The question is, how many people were actually counting iguanas?

      I also don’t know how many iguanas pet hour a person can possibly, theoretically, physically, spot and kill. Then he must load them into his vehicle and drive to the Dump. At the Dump, the Dump counters are working as machines, so a cullers must wait until it is his turn. But lets assume
      (wild guess) it takes an hour to kill 30 iguanas. Times 6 (hours worked per day), 180 per one cullers per day, times 4=720.
      So it would take 55 cullers to kill 40000 iguanas in 4 days if each works 6hours a day non stop and kills 30 iguanas per hour.
      Now, the question is, how many iguanas per hour can be possibly killed by one person?

      Once we know the answers to the above 2 questions, we would know if was possible to kill and count 40,000+ dead iguanas in 4 days.

      7
      14
      • Anonymous says:

        1. To count 40000 dead animals in 4 days would take more than 4-5 people
        2. 5-7 iguanas per hour is more realistic. 30-40 per day at most.
        Before testing controls, auditors do analytical work. The numbers must make sense.
        DOE has disbursements records, therefore it won’t be hard to identify fraud.
        Cullers could have had unregistered helpers; that would increase the number
        of culled animals.
        So cullers have to do some math before bringing a ” reasonable” number of culled iguanas without raising a suspicion.
        This also has to correspond with the number of people who are physically able to count all culled iguanas.
        If numbers don’t make sense, start investigating. It has to be done sooner than later.

        5
        6
    • Anonymous says:

      yep…the maths don’t add up….and we all know the civil service can’t add 2+2…..

      10
      8
      • Anonymous says:

        6:12. The private sector was awarded the job to count the iguanas. I know the private sector seems to be falling behind the civil service in innovation but the private sector company shoul be able to get this right

        4
        2
    • Anonymous says:

      6:41. If this is your response after reading this article I strongly suggest a mental health break.

      The answer is simple and obvious some cullers had been culling for many days before the cull started.

      Seriously you need help. I bet you are the same poster who said the Governor only job is to sit in the L.A.

  10. Anonymous says:

    I kind of doubt. Is it even possible? 10,000 a day? Who is counting? And who is overseeing it?

    13
    21
  11. chadowick says:

    Soon the government will have
    It to say…we have a hybrid in the lab

    2
    2
  12. chadowick says:

    Keep culling while I’m trying to find ways to sponsor the government funding of environmental.

    8
    1
  13. Anonymous says:

    Some of the people on the cullers’ list are very dodgy indeed. Others are active civil servants so lets hope they only do the culling in their own time and not government’s which we are already paying them for.

    45
    4
  14. Anonymous says:

    How about shooting some rosters for target practice?

    34
    16
    • John says:

      Why doesn’t the Government Offer a Guided green Aguana Hunt for a fee? I have paid $100 per day with no limit in El Salvador and Guatemala a few years ago when they had the problem. The Government could collect a License fee for the Privilege and some Entrepreneurs could collect a day rate then collect the reward by turning in the Cull.

      14
      5
      • Anonymous says:

        Only is cayman do they pay the hunters who want to do this anyway.

        11
        3
      • Anonymous says:

        Why doesn’t someone in the private sector. Why don’t you? Why does everyone expect the Government to do everything for them all the time?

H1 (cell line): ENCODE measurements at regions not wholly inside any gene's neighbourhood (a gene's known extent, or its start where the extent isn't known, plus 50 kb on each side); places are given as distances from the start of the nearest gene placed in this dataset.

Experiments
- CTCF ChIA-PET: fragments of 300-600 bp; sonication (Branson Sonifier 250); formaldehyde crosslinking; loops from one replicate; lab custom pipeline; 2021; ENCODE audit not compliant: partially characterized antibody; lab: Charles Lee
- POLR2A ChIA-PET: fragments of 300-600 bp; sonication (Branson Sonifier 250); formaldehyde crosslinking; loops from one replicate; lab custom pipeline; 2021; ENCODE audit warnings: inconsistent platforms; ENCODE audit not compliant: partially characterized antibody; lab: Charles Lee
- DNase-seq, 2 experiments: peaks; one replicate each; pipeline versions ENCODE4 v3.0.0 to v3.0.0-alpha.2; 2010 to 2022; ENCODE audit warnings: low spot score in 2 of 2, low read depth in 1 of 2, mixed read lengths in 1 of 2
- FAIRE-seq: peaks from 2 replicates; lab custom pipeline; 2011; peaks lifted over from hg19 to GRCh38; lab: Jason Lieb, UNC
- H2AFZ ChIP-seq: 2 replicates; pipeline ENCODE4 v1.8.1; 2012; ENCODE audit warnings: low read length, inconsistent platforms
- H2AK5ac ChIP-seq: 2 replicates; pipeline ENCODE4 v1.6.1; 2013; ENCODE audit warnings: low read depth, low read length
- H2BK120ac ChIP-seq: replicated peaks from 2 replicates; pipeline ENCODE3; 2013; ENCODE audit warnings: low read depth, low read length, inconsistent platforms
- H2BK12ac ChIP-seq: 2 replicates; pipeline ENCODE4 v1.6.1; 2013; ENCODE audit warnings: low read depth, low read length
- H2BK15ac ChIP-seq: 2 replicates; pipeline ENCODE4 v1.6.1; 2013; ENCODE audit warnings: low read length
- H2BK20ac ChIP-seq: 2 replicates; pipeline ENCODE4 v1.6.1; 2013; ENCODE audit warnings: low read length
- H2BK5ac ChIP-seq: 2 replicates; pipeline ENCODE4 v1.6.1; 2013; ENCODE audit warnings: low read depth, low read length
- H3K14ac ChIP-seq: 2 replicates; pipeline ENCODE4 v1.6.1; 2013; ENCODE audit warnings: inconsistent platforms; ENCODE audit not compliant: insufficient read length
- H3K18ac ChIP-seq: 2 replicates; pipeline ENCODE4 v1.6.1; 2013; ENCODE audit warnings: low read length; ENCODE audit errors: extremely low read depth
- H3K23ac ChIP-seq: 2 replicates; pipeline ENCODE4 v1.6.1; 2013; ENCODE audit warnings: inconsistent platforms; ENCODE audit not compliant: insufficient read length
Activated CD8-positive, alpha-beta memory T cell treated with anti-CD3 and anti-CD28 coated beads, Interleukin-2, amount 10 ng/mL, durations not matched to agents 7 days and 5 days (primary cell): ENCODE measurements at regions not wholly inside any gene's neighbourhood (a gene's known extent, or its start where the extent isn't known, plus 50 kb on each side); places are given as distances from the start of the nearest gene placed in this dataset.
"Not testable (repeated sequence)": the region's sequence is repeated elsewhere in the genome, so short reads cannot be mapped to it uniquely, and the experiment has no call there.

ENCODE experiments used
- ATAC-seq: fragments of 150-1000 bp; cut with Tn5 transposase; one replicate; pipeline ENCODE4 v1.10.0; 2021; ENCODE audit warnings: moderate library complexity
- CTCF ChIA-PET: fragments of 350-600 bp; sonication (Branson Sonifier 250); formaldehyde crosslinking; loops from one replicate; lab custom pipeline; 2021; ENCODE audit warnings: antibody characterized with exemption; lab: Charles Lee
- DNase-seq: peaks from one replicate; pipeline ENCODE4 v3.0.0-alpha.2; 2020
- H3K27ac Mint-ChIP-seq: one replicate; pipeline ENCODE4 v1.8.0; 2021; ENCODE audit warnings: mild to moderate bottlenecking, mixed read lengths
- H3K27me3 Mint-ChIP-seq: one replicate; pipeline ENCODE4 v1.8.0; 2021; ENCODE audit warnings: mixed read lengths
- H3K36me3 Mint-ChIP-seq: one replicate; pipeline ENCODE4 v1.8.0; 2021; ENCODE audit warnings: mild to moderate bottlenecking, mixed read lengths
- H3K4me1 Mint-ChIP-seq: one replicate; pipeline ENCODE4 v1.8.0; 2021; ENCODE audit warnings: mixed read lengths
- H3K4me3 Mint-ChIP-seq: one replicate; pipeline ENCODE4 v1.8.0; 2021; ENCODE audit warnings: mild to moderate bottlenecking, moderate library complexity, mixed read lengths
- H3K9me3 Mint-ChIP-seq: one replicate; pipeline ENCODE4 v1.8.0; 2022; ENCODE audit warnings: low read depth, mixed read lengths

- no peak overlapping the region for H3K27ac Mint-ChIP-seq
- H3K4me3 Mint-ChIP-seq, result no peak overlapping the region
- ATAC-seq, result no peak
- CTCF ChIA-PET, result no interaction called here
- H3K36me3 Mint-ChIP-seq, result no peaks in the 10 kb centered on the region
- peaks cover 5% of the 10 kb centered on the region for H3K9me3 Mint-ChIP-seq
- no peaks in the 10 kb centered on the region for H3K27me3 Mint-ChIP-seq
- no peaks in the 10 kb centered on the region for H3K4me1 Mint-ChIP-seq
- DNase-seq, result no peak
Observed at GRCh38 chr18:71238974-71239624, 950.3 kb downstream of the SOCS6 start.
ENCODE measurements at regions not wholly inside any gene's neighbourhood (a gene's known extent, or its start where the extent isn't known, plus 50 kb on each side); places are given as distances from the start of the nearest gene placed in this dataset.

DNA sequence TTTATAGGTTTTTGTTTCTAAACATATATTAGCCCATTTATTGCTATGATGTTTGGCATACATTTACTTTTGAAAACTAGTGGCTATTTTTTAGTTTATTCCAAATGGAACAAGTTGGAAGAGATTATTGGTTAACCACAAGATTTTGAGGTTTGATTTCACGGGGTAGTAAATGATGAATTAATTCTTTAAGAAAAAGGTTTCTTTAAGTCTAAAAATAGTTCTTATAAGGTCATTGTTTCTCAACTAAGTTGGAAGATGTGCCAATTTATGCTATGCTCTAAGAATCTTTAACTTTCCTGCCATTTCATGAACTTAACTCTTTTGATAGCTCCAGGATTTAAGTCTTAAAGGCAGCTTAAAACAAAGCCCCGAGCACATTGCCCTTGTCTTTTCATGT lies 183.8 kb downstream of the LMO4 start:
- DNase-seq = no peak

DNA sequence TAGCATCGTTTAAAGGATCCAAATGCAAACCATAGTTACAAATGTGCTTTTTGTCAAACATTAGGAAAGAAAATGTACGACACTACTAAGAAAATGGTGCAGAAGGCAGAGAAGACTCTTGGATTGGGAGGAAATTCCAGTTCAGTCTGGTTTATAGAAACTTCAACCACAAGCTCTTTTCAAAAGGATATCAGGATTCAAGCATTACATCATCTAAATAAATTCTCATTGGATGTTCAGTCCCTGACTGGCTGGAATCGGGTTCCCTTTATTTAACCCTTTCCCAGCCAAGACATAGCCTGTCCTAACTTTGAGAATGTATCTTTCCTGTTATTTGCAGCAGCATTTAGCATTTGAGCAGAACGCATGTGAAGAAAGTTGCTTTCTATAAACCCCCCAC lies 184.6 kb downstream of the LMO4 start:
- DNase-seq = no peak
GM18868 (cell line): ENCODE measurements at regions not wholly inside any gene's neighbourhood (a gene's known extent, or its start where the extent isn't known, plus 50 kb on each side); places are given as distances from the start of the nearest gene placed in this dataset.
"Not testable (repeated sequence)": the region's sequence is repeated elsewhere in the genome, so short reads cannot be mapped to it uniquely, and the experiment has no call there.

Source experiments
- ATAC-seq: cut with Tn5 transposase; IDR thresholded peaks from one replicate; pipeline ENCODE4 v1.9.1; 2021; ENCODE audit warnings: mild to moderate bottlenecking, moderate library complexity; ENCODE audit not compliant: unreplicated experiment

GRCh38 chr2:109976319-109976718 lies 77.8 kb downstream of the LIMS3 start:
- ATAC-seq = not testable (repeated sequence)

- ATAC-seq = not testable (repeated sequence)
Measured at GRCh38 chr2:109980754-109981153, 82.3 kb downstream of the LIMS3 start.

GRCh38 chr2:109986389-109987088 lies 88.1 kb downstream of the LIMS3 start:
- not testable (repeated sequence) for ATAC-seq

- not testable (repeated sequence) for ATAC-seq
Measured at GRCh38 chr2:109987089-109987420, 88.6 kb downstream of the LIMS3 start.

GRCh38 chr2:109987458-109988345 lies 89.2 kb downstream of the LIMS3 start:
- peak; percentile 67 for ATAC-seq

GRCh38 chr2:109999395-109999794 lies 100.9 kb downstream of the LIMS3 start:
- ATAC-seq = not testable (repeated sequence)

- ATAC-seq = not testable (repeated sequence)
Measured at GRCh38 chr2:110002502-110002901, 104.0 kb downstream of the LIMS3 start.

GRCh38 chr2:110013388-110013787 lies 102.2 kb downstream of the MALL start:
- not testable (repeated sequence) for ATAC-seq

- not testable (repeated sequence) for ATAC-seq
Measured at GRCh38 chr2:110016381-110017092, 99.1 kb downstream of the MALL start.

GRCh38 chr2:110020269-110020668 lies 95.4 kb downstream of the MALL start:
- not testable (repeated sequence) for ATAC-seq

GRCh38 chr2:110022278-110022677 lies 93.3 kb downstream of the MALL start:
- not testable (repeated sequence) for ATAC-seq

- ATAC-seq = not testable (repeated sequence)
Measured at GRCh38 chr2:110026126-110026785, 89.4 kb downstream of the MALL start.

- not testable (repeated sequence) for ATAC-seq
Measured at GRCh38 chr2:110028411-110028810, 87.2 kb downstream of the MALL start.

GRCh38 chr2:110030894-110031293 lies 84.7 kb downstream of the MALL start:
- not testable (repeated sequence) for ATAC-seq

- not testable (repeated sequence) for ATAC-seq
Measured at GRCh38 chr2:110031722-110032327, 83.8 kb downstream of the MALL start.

• Anonymous says:

      dont ask awkward questions!

      5
      2
  15. Anonymous says:

    talk bout bad luck! carma

    1
    8
  16. Anonymous says:

    Been killing them myself for years, part of your civic duty in my mind, like voting and jury duty
    Even trained my dogs to hunt them, in trees or when I knock them out of the trees
    Too many Caymanians complain about issues and don’t do anything about them unless they are getting paid for it
    If everyone of us had been killing a couple a week from the time we noticed the problem we wouldn’t need to be paying out an exorbitant amount of money now to get the job done

    93
    10
    • Anonymous says:

      Some of us couldn’t imagine killing any living thing. Doesn’t mean we think they should continue on, just means we can’t do it personally and hope it’s being carried out humanely.

      22
      25
    • Anonymous says:

      Did you also train your dogs to tell the difference between an endangered blue iguana and a green one?

      23
      6
    • Anonymous says:

      Self praise is no recommendation sir, and the only reason why you have been killing them for so many years is because of your own selfish wants, like keeping them off your own property, so don’t sit there and type your BS like you have been doing your part for the Cayman islands.
      Bad mind is a serious disease among people like you and if there is a chance for caymanians to collect a good money for doing a hard days work while doing something productive for the island then so let it be.
      Why don’t you continue to work your profession voluntarily and make the proceeds go towards some charity if that is how you feel about this whole situation, or are you just mad and bad minded that caymanians can collect a bigger pay cheque than you will ever accomplish.

      14
      36
    • Anonymous says:

      This is very true. I have done the same thing with my dogs, they kill then and then bury them. We should have done this sooner they are catching many with eggs. We have another problem just as bad The bloody CHICKENS. They are eating our fruit and we can’t keep any plants. I hope this is not left as the iguanas.

    • Anonymous says:

      Not everyone is an executioner!

  17. Tom says:

    I could start breeding iguanas on farm….breed 40,000 a year…easy money!

    14
    27
  18. Anonymous says:

    perhaps an extra bounty should be given for females?…eliminate the females and the problem goes away….

    11
    28
    • Anonymous says:

      Eliminate the males and the problem also goes away. What a dumb comment.

      61
      8
    • Anonymous says:

      Virgin level 1000